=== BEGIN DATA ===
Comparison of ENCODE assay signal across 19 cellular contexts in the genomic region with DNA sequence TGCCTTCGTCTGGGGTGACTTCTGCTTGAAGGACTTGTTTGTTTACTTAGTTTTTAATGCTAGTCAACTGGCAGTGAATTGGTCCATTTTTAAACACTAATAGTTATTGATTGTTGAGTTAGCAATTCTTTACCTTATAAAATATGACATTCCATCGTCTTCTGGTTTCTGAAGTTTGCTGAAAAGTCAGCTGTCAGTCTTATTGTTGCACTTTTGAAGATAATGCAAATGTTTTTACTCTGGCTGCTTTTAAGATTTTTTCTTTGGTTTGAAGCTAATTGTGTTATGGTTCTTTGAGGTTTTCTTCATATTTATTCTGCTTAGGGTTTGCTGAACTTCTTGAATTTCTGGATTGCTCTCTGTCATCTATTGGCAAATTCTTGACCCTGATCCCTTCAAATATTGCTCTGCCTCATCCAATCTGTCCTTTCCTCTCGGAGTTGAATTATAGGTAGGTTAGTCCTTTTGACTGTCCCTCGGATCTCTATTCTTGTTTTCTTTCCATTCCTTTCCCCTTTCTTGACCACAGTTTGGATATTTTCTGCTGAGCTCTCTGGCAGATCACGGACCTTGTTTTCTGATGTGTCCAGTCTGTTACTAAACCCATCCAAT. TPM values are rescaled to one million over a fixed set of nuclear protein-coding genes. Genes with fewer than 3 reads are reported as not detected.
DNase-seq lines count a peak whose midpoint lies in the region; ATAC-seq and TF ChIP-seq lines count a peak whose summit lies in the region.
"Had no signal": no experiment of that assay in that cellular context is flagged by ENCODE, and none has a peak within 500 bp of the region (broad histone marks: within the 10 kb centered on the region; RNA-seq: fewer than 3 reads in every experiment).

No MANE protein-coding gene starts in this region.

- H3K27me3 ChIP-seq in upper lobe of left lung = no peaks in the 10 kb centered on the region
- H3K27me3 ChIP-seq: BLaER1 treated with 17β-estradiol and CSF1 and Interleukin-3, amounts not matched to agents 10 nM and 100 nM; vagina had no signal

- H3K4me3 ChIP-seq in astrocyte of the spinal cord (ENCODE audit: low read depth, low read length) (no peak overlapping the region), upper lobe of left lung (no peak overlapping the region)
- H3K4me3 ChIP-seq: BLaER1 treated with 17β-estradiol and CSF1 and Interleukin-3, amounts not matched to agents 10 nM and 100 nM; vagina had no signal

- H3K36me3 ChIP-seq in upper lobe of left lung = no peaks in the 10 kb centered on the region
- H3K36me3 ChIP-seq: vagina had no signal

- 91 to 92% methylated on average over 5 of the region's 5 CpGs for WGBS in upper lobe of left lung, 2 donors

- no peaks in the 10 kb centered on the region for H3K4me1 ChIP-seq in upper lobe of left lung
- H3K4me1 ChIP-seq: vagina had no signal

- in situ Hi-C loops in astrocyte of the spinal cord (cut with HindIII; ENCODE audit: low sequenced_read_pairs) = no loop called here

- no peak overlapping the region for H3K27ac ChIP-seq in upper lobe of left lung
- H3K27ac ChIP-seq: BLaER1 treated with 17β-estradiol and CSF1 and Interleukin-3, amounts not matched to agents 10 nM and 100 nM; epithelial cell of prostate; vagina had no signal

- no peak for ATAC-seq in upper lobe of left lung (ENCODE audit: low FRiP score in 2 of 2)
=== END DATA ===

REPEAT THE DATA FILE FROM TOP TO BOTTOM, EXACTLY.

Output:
Comparison of ENCODE assay signal across 19 cellular contexts in the genomic region with DNA sequence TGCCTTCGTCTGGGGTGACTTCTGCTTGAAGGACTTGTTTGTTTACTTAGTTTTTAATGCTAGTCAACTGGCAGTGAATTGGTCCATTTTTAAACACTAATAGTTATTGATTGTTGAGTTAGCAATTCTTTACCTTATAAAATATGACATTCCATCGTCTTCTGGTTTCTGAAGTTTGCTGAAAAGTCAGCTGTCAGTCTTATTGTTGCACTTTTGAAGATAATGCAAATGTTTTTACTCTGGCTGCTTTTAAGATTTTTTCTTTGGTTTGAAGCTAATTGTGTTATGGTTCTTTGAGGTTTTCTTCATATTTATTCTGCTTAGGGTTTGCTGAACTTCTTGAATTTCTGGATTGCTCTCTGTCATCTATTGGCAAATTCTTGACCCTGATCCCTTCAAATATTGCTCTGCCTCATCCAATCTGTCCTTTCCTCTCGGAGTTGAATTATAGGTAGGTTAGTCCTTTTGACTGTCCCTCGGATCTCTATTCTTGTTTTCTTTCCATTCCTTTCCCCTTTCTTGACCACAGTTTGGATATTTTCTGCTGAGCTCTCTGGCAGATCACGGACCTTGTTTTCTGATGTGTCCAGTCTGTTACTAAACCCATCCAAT. TPM values are rescaled to one million over a fixed set of nuclear protein-coding genes. Genes with fewer than 3 reads are reported as not detected.
DNase-seq lines count a peak whose midpoint lies in the region; ATAC-seq and TF ChIP-seq lines count a peak whose summit lies in the region.
"Had no signal": no experiment of that assay in that cellular context is flagged by ENCODE, and none has a peak within 500 bp of the region (broad histone marks: within the 10 kb centered on the region; RNA-seq: fewer than 3 reads in every experiment).

No MANE protein-coding gene starts in this region.

- H3K27me3 ChIP-seq in upper lobe of left lung = no peaks in the 10 kb centered on the region
- H3K27me3 ChIP-seq: BLaER1 treated with 17β-estradiol and CSF1 and Interleukin-3, amounts not matched to agents 10 nM and 100 nM; vagina had no signal

- H3K4me3 ChIP-seq in astrocyte of the spinal cord (ENCODE audit: low read depth, low read length) (no peak overlapping the region), upper lobe of left lung (no peak overlapping the region)
- H3K4me3 ChIP-seq: BLaER1 treated with 17β-estradiol and CSF1 and Interleukin-3, amounts not matched to agents 10 nM and 100 nM; vagina had no signal

- H3K36me3 ChIP-seq in upper lobe of left lung = no peaks in the 10 kb centered on the region
- H3K36me3 ChIP-seq: vagina had no signal

- 91 to 92% methylated on average over 5 of the region's 5 CpGs for WGBS in upper lobe of left lung, 2 donors

- no peaks in the 10 kb centered on the region for H3K4me1 ChIP-seq in upper lobe of left lung
- H3K4me1 ChIP-seq: vagina had no signal

- in situ Hi-C loops in astrocyte of the spinal cord (cut with HindIII; ENCODE audit: low sequenced_read_pairs) = no loop called here

- no peak overlapping the region for H3K27ac ChIP-seq in upper lobe of left lung
- H3K27ac ChIP-seq: BLaER1 treated with 17β-estradiol and CSF1 and Interleukin-3, amounts not matched to agents 10 nM and 100 nM; epithelial cell of prostate; vagina had no signal

- no peak for ATAC-seq in upper lobe of left lung (ENCODE audit: low FRiP score in 2 of 2)